One of those unexpected forms is the development of a bread-making machine by the Matsushita Electric Company. This example of tacit knowledge converted into explicit has become unrecognisable in its repetition in numerous KM articles, fora, courses, and so on. Critically, there is no actual conversion — the tacit knowledge of how to knead bread dough is not captured as an instruction manual for bread making. What actually happens is that the insight gained by the software developer Ikuko Tanaka by observing the work of the head baker at the Osaka International Hotel was converted into a simple improvement in the way that an existing bread maker kneaded dough prior to baking. The expression of this observation was a piece of explicit knowledge — the design of a new bread maker, to be sold as an improved product.
That is where the critical difference is. To have any value at all in an organisation, peoples’ tacit knowledge must be able to inform new products, services, or ways of doing business. Until tacit knowledge finds such expression, it is worthless. However, that is not to say that all tacit knowledge must be documented to be useful. That interpretation is a travesty of what Nonaka has to say.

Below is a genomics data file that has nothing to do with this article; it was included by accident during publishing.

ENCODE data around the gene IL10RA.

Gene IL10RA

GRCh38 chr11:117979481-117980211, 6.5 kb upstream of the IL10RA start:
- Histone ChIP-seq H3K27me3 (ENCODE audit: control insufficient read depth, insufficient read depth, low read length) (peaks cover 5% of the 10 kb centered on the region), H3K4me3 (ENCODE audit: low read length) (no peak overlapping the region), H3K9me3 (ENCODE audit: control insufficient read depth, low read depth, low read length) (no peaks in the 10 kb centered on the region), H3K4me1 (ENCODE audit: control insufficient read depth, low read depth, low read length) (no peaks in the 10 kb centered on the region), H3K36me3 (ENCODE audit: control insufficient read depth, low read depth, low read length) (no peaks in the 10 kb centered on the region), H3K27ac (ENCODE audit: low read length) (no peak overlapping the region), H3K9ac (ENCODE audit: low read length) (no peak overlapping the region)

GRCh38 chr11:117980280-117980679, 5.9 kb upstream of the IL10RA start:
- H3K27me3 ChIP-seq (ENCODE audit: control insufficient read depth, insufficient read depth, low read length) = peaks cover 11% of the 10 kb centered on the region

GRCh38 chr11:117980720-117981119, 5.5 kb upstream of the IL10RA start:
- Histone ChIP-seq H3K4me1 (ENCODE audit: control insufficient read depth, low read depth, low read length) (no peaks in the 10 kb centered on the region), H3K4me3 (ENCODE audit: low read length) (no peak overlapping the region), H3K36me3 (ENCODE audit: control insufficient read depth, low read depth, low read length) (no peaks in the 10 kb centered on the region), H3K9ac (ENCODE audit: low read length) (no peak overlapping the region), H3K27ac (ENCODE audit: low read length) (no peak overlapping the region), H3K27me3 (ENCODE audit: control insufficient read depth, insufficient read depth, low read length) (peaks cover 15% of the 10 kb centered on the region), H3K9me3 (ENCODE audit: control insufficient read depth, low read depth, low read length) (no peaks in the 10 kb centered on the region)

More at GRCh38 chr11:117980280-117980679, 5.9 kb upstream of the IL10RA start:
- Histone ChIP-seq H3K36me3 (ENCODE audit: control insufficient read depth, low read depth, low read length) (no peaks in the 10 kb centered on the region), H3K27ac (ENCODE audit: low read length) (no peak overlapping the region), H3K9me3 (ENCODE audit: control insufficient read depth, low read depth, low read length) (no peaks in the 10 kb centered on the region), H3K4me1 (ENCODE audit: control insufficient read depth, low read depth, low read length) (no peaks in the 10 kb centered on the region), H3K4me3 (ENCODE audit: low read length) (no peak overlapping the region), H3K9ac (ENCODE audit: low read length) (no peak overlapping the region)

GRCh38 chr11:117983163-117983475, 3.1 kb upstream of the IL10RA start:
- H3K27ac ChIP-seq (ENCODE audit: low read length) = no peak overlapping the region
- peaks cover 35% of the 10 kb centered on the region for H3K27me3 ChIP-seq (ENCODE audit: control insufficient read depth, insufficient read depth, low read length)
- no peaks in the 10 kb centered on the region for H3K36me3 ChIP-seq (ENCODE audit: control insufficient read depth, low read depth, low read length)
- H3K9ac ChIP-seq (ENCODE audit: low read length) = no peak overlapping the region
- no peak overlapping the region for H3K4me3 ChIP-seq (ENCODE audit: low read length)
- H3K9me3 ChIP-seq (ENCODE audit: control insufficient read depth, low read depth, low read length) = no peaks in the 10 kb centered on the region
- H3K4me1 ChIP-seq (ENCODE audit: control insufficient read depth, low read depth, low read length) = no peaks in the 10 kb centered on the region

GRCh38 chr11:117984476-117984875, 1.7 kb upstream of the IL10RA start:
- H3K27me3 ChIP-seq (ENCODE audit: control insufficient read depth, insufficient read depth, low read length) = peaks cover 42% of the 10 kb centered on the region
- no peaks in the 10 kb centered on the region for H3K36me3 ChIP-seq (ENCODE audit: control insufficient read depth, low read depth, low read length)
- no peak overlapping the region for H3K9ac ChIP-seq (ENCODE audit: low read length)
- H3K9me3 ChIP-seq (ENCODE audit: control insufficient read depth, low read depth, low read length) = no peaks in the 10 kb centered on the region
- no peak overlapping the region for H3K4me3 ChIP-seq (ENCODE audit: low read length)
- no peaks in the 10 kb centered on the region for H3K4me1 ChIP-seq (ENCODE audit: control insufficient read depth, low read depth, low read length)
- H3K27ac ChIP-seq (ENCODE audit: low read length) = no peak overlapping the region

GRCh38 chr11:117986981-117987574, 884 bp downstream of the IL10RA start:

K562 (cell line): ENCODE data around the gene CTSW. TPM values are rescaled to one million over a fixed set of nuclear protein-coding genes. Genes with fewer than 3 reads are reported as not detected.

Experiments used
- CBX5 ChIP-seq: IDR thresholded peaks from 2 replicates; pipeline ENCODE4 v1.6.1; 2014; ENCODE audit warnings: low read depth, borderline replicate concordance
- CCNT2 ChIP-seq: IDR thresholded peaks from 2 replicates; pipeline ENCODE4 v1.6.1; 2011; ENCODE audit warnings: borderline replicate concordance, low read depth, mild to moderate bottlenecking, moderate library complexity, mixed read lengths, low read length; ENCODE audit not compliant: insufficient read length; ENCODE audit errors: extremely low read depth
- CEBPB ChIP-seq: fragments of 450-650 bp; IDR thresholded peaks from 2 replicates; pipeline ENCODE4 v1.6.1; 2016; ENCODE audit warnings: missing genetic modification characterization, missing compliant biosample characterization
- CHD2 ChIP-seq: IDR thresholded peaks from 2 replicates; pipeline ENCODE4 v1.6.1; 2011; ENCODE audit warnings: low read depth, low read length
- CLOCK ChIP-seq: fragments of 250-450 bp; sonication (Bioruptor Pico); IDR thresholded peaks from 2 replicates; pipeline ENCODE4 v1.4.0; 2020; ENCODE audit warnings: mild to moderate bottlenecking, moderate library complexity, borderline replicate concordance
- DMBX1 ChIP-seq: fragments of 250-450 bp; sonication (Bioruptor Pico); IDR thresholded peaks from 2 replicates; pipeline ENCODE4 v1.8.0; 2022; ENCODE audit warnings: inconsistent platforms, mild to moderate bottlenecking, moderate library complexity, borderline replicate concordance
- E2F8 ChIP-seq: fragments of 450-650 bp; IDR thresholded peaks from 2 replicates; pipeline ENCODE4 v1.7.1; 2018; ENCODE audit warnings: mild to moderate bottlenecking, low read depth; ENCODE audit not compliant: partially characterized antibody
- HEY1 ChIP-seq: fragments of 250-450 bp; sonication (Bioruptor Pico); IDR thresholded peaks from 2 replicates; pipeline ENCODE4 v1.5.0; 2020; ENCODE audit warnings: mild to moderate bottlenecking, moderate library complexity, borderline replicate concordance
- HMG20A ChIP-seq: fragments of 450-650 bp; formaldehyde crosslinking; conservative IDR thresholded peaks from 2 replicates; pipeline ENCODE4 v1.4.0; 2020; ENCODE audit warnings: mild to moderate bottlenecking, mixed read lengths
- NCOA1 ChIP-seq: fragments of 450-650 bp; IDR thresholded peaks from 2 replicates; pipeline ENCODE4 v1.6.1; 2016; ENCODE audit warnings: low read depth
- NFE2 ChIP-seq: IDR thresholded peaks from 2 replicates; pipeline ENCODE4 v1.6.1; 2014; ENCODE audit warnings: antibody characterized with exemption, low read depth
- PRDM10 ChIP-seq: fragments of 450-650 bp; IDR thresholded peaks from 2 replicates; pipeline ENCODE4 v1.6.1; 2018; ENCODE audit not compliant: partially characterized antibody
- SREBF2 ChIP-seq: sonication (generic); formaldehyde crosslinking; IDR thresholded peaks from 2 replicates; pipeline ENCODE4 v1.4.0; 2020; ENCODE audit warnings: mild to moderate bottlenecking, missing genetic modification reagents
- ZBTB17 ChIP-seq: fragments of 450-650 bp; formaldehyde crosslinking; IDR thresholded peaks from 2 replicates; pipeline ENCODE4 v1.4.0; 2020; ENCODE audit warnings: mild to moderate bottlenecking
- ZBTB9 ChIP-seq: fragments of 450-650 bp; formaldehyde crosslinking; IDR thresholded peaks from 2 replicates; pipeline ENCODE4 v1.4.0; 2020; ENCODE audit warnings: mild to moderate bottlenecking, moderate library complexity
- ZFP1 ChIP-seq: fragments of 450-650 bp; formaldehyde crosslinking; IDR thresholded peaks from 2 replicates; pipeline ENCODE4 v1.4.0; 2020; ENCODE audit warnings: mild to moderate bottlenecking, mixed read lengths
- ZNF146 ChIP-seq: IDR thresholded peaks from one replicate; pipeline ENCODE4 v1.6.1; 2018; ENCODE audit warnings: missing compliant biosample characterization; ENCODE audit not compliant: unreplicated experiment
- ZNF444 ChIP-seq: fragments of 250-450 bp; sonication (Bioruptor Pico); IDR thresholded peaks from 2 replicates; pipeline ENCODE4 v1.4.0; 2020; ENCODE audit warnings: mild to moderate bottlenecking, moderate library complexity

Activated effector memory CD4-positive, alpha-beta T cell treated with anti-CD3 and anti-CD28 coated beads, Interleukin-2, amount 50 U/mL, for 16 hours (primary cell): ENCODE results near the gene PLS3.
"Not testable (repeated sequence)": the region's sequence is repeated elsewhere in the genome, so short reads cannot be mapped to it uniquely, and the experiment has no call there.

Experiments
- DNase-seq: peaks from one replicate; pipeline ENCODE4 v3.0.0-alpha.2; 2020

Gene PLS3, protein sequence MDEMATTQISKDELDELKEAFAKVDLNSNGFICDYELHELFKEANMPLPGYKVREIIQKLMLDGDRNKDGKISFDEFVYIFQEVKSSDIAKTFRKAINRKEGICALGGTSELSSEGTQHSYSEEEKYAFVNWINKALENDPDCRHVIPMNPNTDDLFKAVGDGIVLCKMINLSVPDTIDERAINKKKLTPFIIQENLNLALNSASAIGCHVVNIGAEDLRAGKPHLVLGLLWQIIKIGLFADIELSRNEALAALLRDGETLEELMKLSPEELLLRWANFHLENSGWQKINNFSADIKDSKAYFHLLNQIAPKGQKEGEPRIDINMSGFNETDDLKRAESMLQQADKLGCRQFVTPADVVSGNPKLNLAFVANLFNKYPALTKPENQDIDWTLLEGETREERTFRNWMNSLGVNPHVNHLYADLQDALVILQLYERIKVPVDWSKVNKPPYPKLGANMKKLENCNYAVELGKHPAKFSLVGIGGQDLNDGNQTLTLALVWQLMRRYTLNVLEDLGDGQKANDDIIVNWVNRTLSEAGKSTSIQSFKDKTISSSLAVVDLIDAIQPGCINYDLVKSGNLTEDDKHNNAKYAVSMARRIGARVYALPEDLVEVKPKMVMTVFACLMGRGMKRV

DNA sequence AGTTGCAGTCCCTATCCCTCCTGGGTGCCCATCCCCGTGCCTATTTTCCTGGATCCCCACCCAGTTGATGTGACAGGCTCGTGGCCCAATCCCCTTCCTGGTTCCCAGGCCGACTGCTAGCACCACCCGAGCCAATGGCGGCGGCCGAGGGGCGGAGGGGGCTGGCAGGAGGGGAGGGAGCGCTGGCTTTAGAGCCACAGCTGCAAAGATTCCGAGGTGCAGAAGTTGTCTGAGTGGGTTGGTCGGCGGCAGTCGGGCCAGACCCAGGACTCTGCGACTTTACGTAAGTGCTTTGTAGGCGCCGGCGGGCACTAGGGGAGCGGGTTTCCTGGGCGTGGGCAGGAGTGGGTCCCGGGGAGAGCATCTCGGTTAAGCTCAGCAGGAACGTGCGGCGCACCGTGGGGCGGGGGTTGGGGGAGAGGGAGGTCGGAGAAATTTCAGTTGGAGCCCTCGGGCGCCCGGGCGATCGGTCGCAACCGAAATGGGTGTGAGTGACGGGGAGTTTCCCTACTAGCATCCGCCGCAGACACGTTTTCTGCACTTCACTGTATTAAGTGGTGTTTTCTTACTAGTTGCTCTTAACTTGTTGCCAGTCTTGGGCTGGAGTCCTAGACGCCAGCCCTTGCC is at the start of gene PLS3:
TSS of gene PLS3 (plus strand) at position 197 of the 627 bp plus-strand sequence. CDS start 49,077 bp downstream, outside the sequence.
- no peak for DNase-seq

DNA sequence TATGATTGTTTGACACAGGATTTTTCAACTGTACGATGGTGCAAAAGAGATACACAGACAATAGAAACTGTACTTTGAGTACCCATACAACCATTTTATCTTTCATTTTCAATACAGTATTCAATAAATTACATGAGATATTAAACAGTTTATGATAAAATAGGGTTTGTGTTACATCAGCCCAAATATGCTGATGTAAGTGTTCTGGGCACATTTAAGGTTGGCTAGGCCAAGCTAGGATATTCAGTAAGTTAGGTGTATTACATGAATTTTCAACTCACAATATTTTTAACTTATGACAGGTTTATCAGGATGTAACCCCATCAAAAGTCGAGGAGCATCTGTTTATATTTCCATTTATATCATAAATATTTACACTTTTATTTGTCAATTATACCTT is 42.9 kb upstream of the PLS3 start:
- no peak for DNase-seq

Tacit knowledge is highly personal. It is hard to formalize and, therefore, difficult to communicate to others. Or, in the words of philosopher Michael Polanyi, “We know more than we can tell.” Tacit knowledge is also deeply rooted in action and in an individual’s commitment to a specific context — a craft or profession, a particular technology or product market, or the activities of a work group or team.
Nonaka then explores the interactions between the two aspects of knowledge: tacit-tacit, exlpicit-explicit, tacit-explicit, and explicit-tacit. From this he posits what is now known as the SECI model. In this original article, he describes four stages: socialisation, articulation, combination and internalisation. Later, “articulation” became “externalisation.” It is this stage where technology vendors and those who allowed themselves to be led by them decided that tacit knowledge could somehow be converted into explicit as a business or technology process divorced from context or commitment. This is in direct contrast to Nonaka’s original position.